Health
Blockage of the airway: What to do when your child chokes
Publish Date: Feb 05, 2014
Blockage of the airway: What to do when your child chokes
Two to three children aged between two and three are diagnosed with choking every week at Mulago hospital
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Children tend to put objects in their mouth, which may block the airway. Dr. Michael Aubwa, a lecturer at Makerere University College of Health Sciences, says choking is the commonest cause of accidental deaths among children.
 
The common objects include; nuts and seeds as well scholastic materials like erasers and pen lids. If the object is not removed, death may occur.  
 
Dr. Arnold Nkalubo, an ear, nose and throat consultant at Mulago Hospital, says signs of choking include; coughing, wheezing and breathing difficulty. “When a child is choking, he or she should be rushed to a hospital.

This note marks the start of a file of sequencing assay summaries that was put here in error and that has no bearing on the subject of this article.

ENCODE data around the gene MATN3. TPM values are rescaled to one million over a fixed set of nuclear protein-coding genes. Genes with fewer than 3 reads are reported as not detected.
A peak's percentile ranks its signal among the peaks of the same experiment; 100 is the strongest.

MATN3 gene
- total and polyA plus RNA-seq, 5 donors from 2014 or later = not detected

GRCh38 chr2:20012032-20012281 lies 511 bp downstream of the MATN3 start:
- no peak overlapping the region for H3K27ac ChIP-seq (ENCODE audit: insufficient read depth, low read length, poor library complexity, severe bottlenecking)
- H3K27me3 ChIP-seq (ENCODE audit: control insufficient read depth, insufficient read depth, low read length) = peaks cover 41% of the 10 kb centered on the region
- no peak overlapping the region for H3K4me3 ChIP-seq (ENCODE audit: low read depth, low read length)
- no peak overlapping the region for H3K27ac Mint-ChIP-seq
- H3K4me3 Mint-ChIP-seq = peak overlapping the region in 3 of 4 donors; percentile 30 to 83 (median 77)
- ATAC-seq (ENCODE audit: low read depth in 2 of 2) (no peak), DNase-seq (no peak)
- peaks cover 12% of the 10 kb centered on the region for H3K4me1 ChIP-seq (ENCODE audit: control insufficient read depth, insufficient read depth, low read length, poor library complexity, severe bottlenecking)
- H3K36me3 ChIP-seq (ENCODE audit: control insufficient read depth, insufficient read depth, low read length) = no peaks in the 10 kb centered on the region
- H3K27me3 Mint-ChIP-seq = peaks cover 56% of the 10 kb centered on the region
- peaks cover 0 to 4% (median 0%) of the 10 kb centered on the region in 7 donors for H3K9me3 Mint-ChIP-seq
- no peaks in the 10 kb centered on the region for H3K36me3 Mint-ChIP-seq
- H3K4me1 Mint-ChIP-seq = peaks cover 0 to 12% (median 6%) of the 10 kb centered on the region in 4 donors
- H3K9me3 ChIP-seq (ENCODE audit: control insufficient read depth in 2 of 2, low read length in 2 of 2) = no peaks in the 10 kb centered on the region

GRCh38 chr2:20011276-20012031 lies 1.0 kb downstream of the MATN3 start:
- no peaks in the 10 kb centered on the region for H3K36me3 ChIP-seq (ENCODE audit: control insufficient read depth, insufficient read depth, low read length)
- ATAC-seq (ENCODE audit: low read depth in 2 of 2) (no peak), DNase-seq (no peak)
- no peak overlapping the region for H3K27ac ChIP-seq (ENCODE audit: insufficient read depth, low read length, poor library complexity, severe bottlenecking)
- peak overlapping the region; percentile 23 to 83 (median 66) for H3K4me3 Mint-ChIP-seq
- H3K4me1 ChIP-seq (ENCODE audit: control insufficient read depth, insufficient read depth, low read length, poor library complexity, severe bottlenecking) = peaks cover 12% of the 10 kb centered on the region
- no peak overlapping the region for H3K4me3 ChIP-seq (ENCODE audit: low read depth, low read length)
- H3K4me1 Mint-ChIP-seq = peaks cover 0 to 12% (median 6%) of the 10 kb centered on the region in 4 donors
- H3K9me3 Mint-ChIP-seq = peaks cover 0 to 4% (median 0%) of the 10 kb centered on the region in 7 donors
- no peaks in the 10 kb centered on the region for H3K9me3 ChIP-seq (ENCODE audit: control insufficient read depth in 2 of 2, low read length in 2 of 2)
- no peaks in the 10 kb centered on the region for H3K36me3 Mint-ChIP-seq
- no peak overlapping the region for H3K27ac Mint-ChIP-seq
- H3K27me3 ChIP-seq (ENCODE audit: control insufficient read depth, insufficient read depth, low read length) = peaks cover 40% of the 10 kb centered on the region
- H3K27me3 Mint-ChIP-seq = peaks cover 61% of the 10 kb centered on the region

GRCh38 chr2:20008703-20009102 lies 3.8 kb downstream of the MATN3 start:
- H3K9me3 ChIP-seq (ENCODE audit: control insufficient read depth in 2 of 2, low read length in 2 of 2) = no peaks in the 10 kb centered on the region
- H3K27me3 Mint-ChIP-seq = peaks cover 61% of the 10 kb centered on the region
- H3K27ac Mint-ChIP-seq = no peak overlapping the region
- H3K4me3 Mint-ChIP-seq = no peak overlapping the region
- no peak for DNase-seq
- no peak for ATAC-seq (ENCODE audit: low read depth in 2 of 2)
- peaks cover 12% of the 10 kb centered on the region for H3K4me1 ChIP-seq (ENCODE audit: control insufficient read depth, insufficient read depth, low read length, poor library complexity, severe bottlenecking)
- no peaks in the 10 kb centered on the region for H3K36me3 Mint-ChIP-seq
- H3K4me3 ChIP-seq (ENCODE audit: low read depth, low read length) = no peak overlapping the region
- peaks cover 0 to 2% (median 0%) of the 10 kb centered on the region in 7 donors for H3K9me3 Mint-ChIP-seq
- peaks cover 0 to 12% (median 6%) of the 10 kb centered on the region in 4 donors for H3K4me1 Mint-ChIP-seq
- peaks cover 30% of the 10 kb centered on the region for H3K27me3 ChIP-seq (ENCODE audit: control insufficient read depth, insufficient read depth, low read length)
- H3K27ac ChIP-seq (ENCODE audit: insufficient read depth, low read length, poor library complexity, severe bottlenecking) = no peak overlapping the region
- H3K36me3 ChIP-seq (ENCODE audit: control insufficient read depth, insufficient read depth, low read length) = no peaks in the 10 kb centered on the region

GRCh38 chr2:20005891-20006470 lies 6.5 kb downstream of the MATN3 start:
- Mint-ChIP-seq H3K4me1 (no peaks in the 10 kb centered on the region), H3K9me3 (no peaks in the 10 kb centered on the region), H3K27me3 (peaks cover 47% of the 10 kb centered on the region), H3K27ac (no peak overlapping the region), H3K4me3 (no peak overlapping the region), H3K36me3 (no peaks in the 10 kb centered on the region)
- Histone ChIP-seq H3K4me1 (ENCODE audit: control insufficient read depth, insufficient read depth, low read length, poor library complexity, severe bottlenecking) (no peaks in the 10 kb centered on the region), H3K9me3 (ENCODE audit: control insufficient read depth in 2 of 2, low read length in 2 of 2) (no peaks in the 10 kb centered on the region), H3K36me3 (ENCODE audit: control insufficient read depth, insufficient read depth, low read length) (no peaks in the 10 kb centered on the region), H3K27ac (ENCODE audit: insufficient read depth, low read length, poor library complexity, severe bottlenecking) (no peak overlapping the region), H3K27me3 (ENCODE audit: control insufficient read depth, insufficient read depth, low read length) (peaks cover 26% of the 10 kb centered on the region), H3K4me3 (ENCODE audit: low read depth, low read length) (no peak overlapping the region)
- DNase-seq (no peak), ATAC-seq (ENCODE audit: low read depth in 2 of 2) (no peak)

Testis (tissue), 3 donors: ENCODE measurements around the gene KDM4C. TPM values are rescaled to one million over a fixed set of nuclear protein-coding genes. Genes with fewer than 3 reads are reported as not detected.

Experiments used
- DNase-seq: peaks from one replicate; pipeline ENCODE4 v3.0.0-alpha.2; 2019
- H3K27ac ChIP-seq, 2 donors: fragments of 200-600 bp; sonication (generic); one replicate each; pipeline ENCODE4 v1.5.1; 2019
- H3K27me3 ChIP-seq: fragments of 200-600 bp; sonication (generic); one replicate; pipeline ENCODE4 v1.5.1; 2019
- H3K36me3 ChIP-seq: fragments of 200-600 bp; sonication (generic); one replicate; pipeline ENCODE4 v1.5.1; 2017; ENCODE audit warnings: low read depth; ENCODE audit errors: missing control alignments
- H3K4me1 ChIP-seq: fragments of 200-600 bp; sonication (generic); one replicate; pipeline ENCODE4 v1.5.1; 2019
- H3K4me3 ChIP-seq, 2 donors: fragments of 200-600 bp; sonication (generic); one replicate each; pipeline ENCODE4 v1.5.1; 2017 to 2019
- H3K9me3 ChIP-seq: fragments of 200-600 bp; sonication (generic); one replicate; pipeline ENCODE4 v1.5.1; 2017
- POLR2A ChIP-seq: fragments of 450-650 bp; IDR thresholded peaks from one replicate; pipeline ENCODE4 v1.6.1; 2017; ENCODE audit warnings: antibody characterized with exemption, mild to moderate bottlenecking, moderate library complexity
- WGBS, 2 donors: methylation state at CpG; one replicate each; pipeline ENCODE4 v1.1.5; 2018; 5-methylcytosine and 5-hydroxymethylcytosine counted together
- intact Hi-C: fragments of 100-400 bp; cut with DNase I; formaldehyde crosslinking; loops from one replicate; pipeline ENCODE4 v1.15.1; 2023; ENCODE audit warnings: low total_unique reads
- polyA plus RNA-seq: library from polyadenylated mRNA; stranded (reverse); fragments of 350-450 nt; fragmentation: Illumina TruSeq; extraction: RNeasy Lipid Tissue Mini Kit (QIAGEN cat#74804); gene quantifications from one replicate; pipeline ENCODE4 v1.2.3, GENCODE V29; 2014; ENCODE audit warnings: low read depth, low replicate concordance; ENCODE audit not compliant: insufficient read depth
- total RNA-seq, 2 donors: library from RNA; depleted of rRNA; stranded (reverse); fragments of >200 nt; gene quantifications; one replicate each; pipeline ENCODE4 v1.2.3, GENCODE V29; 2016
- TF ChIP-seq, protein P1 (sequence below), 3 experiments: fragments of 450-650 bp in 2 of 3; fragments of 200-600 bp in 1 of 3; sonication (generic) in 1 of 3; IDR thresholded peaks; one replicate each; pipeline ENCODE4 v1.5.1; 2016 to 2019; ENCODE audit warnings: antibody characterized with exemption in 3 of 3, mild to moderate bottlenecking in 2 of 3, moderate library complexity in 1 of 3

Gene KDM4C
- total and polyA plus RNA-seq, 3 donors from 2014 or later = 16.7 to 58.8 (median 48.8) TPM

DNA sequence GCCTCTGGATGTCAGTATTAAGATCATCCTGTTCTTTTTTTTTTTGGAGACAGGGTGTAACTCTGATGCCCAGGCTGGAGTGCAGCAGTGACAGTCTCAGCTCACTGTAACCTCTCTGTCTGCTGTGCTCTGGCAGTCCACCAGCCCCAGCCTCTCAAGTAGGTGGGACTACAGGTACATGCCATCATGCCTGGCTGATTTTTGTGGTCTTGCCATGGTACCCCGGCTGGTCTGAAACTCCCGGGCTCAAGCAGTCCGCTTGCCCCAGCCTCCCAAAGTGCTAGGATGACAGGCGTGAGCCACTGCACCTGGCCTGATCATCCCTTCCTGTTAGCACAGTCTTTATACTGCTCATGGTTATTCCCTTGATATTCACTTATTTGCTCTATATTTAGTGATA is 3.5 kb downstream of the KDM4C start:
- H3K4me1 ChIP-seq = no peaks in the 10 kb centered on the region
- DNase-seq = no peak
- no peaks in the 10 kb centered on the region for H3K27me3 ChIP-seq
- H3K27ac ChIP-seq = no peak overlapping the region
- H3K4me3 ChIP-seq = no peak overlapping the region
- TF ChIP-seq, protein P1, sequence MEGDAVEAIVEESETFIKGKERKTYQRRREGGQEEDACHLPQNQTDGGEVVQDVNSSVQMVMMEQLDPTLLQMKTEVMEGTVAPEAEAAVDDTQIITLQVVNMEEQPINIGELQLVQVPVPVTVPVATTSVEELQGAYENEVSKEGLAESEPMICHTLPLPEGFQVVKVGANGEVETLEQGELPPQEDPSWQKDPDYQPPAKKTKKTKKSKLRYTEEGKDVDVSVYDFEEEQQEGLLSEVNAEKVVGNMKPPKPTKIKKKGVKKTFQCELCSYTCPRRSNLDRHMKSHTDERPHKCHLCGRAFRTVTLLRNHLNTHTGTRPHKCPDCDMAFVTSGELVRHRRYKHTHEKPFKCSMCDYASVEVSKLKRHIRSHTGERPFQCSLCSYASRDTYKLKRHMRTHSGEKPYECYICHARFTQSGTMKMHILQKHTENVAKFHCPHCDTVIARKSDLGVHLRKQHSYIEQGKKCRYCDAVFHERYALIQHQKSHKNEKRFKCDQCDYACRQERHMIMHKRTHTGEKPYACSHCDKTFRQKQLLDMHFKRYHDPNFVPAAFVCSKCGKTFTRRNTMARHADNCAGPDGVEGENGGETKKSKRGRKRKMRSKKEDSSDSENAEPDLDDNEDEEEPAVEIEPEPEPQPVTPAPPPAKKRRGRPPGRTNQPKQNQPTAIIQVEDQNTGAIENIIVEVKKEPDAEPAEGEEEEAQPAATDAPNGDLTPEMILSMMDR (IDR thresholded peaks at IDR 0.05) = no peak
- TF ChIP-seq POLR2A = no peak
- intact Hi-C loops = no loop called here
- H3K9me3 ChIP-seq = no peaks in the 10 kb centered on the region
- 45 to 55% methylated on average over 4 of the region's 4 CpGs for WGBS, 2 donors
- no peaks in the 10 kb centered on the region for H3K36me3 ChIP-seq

” According to Mulago records, two to three children aged between two and three are diagnosed with choking every week. However, Nkalubo says in most cases, parents whose are choking, do not seek professional help.
 
Awubwa says first aid includes holding the child with the head upside down or standing behind the child and suddenly pressing the stomach inwards so that the air forces the object out.  
 
Even after the child coughs ­­— an indication that the object is out of the airway — endeavour to take the child to hospital for further investigations. 
 
Compiled by Agnes Kyotalengerire

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